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Tuesday, August 19, 2008

Odds and Ends

MCPHEETERS WAREHOUSES NEARLY GONE: The McPheeters Warehouses on Leonor K. Sullivan Boulevard, subject of a Vital Voice column of mine published in June, are nearly gone. Demolition started two weeks ago, and now the one-story cold storage warehouse and most of the center building are gone.

SHANK SONS HONOR ISADORE: Peter and Stephen Shank have published Firbeams, a lovely website featuring the residential architecture of father Isadore Shank.

KIEL PROGRESS: In the St. Louis Beacon, Charlene Prost reports on progress in the plan by SCP Worldwide and McEagle Properties to re-open the Kiel Opera House.

VACANT BUILDING INITIATIVE: As featured in a story on KSDK TV this week, Alderman Kacie Starr Triplett (D-6th) has introduced Board Bill 174, which would require owners of vacant buildings to pay an annual registration fee, carry liability insurance and secure all openings, among other requirements. Church and nonprofit property is exempt, but Land Reutilization Authority property is not. More later.

STATEWIDE PRESERVATION CONFERENCE SEPTEMBER 10-13 IN ST. CHARLES: The 2008 Annual Statewide Preservation Conference begins on Wednesday, September 10 in St. Charles. I am co-presenting a workshop with Jan Cameron of the St. Louis Cultural Resources Office entitled "Vernacular Architecture from the Stone Age to the Space Age." Details here.

DRURY WANTS TO DO WHAT?: At Vanishing STL, Paul Hohmann reports on a bizarre plan by Drury Hotels to demolish the northwest corner of the Forest Park Southeast neighborhood for a new hotel. The plan threatens the Lambskin Temple and many historic homes. Drury will present the plans tonight at the Gibson Heights Neighborhood Association meeting, 7:00 p.m. at 1034 S. Kingshighway.


Anonymous said...

Church property should not be exempt. Churches are some of this city's most notorious slum landlords.

Anonymous said...

Normally you're pretty even-handed, but you're just being an idiot with this post. No one is going to demolish the Northeast corner of FPSE. You make it sound like everything west of Newstead would be gone! Take off the tin foil hat and be honest.

Anonymous said...

Michael's right - there will be significant loss of historic fabric on the western/Kingsighway edge of the National Register district.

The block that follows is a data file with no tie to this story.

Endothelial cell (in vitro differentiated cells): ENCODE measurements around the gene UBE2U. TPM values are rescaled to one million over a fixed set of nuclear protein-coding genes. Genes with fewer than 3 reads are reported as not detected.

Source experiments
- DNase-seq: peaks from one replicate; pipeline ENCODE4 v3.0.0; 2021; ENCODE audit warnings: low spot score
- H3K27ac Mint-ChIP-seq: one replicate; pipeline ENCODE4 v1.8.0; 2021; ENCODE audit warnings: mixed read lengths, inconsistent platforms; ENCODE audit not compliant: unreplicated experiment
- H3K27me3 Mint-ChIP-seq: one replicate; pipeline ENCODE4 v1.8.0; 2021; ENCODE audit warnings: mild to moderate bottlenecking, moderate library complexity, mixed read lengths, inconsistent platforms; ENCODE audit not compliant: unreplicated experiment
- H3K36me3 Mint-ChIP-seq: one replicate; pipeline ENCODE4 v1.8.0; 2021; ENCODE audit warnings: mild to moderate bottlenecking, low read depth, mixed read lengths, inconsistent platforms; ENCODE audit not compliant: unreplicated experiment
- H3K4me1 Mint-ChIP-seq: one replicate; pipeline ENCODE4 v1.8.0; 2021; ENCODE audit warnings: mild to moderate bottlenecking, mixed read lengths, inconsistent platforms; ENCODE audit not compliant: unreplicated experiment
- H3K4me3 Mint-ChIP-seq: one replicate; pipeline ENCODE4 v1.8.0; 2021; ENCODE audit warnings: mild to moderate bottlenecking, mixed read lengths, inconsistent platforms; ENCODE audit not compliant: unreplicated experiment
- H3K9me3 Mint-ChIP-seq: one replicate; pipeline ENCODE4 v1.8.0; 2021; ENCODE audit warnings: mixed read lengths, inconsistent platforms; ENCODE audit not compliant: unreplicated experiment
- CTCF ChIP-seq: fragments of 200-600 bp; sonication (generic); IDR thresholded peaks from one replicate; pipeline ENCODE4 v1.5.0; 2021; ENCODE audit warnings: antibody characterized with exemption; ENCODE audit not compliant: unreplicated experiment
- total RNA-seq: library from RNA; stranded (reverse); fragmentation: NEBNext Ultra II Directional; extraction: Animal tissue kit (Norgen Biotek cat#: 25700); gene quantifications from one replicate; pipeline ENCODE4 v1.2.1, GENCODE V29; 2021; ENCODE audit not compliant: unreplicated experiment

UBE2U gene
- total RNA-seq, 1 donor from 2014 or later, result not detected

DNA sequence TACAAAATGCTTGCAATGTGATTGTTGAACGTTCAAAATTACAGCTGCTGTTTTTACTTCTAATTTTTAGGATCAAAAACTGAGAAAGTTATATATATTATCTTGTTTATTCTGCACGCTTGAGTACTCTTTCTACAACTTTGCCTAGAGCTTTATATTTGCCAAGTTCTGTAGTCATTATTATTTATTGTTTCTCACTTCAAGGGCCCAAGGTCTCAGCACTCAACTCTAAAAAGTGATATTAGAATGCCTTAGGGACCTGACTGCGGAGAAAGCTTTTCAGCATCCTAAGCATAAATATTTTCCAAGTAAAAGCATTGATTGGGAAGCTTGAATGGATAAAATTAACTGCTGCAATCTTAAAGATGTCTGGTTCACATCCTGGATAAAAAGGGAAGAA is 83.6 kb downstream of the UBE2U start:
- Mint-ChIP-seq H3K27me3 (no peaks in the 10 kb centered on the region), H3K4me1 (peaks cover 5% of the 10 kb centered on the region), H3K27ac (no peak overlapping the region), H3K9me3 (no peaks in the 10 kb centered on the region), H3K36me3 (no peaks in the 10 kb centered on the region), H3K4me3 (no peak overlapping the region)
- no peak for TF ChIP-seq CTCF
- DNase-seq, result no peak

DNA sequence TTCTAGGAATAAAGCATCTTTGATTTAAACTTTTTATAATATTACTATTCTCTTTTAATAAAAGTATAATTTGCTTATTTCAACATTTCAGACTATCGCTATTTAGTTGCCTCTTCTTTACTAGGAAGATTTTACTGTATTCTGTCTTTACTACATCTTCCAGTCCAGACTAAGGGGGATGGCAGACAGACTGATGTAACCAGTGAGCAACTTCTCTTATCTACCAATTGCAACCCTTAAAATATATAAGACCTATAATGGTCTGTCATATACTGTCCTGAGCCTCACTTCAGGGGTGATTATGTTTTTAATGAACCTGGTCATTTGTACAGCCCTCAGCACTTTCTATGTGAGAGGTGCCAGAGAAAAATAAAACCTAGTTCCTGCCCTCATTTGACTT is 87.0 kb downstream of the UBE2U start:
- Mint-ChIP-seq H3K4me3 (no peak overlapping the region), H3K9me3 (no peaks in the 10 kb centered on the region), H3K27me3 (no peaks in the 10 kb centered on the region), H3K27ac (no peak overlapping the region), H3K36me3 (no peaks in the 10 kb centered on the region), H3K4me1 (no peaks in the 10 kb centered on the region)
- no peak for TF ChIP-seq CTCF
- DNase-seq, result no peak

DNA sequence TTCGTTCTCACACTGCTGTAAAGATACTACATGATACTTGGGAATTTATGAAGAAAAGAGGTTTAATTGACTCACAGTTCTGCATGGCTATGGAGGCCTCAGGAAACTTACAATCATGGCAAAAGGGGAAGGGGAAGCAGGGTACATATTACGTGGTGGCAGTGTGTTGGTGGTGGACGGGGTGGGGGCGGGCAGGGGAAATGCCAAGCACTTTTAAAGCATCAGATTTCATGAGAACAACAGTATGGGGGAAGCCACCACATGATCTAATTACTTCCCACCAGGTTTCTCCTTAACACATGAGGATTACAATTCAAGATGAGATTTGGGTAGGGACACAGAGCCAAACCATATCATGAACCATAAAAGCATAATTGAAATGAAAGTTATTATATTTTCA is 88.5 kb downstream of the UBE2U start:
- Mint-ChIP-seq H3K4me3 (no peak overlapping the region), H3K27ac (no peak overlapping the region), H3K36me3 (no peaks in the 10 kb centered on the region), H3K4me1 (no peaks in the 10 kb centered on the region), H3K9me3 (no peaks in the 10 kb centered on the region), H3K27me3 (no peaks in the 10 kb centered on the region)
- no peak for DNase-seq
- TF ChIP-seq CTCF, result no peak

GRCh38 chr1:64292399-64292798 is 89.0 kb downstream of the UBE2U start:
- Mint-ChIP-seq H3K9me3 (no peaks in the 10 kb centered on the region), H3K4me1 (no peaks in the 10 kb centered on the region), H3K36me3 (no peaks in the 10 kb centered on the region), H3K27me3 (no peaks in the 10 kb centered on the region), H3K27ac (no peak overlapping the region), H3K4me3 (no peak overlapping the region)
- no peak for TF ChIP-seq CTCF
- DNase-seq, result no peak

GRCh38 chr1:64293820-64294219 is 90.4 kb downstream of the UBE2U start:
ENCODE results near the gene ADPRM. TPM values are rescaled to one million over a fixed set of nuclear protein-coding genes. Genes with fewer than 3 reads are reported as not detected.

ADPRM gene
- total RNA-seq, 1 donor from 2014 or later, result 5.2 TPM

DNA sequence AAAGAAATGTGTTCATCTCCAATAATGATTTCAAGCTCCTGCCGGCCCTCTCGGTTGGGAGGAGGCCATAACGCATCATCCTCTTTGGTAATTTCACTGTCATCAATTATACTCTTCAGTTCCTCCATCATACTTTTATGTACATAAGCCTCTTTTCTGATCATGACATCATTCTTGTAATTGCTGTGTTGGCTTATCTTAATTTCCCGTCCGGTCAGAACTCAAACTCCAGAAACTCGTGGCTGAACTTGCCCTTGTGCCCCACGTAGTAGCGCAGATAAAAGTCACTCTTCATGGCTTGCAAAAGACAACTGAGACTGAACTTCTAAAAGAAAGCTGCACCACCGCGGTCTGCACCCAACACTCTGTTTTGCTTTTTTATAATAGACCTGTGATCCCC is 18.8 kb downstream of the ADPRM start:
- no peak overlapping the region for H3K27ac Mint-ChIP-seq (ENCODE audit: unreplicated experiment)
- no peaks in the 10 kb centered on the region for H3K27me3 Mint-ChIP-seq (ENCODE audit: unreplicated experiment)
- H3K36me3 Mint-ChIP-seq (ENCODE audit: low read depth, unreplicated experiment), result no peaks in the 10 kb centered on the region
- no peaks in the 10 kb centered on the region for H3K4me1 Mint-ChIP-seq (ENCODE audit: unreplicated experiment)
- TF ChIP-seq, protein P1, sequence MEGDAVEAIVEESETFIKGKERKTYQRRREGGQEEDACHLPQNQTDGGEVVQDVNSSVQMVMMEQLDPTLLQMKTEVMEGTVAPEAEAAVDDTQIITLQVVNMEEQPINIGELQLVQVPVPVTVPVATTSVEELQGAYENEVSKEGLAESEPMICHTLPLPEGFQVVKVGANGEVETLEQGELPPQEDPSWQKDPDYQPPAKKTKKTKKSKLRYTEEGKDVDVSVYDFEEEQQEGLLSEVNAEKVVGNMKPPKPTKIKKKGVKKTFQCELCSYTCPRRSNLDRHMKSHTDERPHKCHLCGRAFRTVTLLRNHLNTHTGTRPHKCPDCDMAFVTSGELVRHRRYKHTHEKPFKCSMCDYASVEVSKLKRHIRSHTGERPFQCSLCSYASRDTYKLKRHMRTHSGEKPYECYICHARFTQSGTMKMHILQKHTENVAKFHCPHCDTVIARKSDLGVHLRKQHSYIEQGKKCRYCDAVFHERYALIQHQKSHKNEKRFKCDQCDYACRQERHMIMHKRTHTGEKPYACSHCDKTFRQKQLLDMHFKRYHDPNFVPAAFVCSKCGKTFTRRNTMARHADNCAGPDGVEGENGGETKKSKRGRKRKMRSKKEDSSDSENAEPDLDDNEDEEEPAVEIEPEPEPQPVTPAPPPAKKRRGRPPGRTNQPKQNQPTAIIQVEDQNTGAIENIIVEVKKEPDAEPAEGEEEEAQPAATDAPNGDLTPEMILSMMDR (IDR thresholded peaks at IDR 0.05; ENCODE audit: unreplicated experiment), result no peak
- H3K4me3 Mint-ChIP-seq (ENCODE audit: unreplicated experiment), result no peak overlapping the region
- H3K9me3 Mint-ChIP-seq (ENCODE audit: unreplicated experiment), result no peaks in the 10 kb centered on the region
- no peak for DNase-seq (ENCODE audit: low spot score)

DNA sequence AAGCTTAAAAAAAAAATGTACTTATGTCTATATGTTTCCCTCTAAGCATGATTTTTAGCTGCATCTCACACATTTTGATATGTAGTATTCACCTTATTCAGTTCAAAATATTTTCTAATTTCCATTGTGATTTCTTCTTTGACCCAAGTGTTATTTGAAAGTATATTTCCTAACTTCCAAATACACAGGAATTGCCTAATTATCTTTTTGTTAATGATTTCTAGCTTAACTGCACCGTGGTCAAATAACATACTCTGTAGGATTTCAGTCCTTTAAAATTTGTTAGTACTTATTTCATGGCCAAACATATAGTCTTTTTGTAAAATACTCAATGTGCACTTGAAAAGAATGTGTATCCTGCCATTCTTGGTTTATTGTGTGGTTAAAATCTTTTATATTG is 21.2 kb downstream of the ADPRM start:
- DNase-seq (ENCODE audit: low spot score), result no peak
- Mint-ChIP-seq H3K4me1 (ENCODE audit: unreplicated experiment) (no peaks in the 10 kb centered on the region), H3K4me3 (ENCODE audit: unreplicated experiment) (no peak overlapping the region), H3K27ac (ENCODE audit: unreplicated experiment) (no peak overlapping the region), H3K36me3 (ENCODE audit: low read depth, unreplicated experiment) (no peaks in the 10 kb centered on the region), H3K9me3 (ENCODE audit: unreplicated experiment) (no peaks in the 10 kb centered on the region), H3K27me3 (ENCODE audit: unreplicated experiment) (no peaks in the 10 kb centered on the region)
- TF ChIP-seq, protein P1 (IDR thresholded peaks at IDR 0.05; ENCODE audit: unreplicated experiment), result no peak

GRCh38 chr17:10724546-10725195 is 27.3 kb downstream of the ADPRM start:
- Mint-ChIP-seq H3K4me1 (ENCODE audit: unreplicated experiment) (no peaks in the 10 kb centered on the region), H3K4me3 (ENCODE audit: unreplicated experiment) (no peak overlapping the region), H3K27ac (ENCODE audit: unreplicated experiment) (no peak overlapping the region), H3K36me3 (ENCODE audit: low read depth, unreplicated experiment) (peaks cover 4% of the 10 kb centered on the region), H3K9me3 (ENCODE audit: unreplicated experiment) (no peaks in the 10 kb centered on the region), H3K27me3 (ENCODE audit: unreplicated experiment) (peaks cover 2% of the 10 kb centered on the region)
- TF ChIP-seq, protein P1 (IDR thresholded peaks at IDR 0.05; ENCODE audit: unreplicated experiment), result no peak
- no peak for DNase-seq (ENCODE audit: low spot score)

No one knows how far east the loss will extend since the site plan is not public. Well, except for what was shown at the neighborhood meeting last night.

On the other hand, it looks like Drury - and its supporters - care more about commercial/hotel/motel development than historic preservation.

Life is full of choices. Historic preservation is not always the first choice.

Should it be?

Anonymous said...

I think anonymous has multiple personality disorder; I better get home and take my pills.

Anonymous said...

Well, no - historic preservation should always be the first choice. In this case there is land that is best suited for commercial development. I guess we could debate "significant loss" of historic fabric, but I don't think we agree. In this case the "historic fabric" is a set of badly muddled, vacant homes on one of the busiest thoroughfares in the city. Let's stop treating streets as barriers and start using them as corridors.

Anonymous said...

Why is the plan "bizarre"? Drury clearly sees the plan as a profitable business opportunity.

If the properties are not zoned for a hotel, then the plan will require rezoning or a variance. Demolitions in a historic district require further governmental approvals.

If the plan is bizarre, then surely it will be turned down at the public hearing level. If it's approved, then maybe it's not so bizarre?

What is the alderman's position?

Michael R. Allen said...

To the second Anonymous, it sure is easy to call someone an idiot from a veil of anonymity. Do you feel good now that you called me a name?

There is no site plan for the hotel project. Last night, the Drurys showed a 3-D rendering (no site plan!) that was short on specifics but they definitely stated their intention to buy and demolish 5-6 houmes and one church that contribute to the Forest Park Southeast Historic District. Their plan hinges on getting land from MODOT that may not be available to them. If they don't get the land, they may or may not look east for more homes to buy out. If that isn't a threat to the corner of the district, what is?